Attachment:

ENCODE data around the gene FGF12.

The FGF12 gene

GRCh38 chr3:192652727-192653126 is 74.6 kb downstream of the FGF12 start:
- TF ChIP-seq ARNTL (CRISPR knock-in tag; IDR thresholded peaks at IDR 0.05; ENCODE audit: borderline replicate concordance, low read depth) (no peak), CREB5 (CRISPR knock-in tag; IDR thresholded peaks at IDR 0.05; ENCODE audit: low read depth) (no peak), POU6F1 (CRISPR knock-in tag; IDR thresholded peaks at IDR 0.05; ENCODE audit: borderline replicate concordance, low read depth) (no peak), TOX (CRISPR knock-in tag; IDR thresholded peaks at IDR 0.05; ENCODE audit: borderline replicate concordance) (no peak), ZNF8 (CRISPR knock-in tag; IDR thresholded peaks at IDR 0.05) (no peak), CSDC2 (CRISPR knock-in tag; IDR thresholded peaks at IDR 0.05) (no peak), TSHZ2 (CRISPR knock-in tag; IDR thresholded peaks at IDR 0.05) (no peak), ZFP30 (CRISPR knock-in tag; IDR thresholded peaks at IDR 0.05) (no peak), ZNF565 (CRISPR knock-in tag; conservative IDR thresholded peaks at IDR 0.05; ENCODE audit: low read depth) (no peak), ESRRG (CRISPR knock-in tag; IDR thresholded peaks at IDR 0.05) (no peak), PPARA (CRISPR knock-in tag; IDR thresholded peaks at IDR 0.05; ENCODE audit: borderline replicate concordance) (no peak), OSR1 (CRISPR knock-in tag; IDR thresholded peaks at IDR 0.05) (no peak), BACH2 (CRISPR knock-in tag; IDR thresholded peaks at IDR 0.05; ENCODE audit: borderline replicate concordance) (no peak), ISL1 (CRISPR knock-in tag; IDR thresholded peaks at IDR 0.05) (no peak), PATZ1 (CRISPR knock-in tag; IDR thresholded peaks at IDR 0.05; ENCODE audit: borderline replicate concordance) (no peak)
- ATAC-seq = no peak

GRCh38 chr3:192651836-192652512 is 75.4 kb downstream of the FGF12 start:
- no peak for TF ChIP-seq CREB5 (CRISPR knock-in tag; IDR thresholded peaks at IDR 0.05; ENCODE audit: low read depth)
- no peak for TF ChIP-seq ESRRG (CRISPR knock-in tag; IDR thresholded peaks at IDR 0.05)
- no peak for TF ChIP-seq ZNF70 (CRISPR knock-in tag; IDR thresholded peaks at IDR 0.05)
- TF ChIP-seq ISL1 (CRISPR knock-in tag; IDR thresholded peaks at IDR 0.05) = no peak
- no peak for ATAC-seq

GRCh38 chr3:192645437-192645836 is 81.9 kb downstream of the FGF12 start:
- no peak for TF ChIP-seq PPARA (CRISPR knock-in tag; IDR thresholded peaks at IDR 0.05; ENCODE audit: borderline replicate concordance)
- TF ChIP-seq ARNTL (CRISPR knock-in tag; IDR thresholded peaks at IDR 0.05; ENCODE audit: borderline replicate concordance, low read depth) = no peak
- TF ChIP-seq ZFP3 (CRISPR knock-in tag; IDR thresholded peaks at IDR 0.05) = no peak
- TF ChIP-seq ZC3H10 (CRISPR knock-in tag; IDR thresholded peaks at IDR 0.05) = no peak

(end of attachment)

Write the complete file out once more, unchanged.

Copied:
ENCODE data around the gene FGF12.

The FGF12 gene

GRCh38 chr3:192652727-192653126 is 74.6 kb downstream of the FGF12 start:
- TF ChIP-seq ARNTL (CRISPR knock-in tag; IDR thresholded peaks at IDR 0.05; ENCODE audit: borderline replicate concordance, low read depth) (no peak), CREB5 (CRISPR knock-in tag; IDR thresholded peaks at IDR 0.05; ENCODE audit: low read depth) (no peak), POU6F1 (CRISPR knock-in tag; IDR thresholded peaks at IDR 0.05; ENCODE audit: borderline replicate concordance, low read depth) (no peak), TOX (CRISPR knock-in tag; IDR thresholded peaks at IDR 0.05; ENCODE audit: borderline replicate concordance) (no peak), ZNF8 (CRISPR knock-in tag; IDR thresholded peaks at IDR 0.05) (no peak), CSDC2 (CRISPR knock-in tag; IDR thresholded peaks at IDR 0.05) (no peak), TSHZ2 (CRISPR knock-in tag; IDR thresholded peaks at IDR 0.05) (no peak), ZFP30 (CRISPR knock-in tag; IDR thresholded peaks at IDR 0.05) (no peak), ZNF565 (CRISPR knock-in tag; conservative IDR thresholded peaks at IDR 0.05; ENCODE audit: low read depth) (no peak), ESRRG (CRISPR knock-in tag; IDR thresholded peaks at IDR 0.05) (no peak), PPARA (CRISPR knock-in tag; IDR thresholded peaks at IDR 0.05; ENCODE audit: borderline replicate concordance) (no peak), OSR1 (CRISPR knock-in tag; IDR thresholded peaks at IDR 0.05) (no peak), BACH2 (CRISPR knock-in tag; IDR thresholded peaks at IDR 0.05; ENCODE audit: borderline replicate concordance) (no peak), ISL1 (CRISPR knock-in tag; IDR thresholded peaks at IDR 0.05) (no peak), PATZ1 (CRISPR knock-in tag; IDR thresholded peaks at IDR 0.05; ENCODE audit: borderline replicate concordance) (no peak)
- ATAC-seq = no peak

GRCh38 chr3:192651836-192652512 is 75.4 kb downstream of the FGF12 start:
- no peak for TF ChIP-seq CREB5 (CRISPR knock-in tag; IDR thresholded peaks at IDR 0.05; ENCODE audit: low read depth)
- no peak for TF ChIP-seq ESRRG (CRISPR knock-in tag; IDR thresholded peaks at IDR 0.05)
- no peak for TF ChIP-seq ZNF70 (CRISPR knock-in tag; IDR thresholded peaks at IDR 0.05)
- TF ChIP-seq ISL1 (CRISPR knock-in tag; IDR thresholded peaks at IDR 0.05) = no peak
- no peak for ATAC-seq

GRCh38 chr3:192645437-192645836 is 81.9 kb downstream of the FGF12 start:
- no peak for TF ChIP-seq PPARA (CRISPR knock-in tag; IDR thresholded peaks at IDR 0.05; ENCODE audit: borderline replicate concordance)
- TF ChIP-seq ARNTL (CRISPR knock-in tag; IDR thresholded peaks at IDR 0.05; ENCODE audit: borderline replicate concordance, low read depth) = no peak
- TF ChIP-seq ZFP3 (CRISPR knock-in tag; IDR thresholded peaks at IDR 0.05) = no peak
- TF ChIP-seq ZC3H10 (CRISPR knock-in tag; IDR thresholded peaks at IDR 0.05) = no peak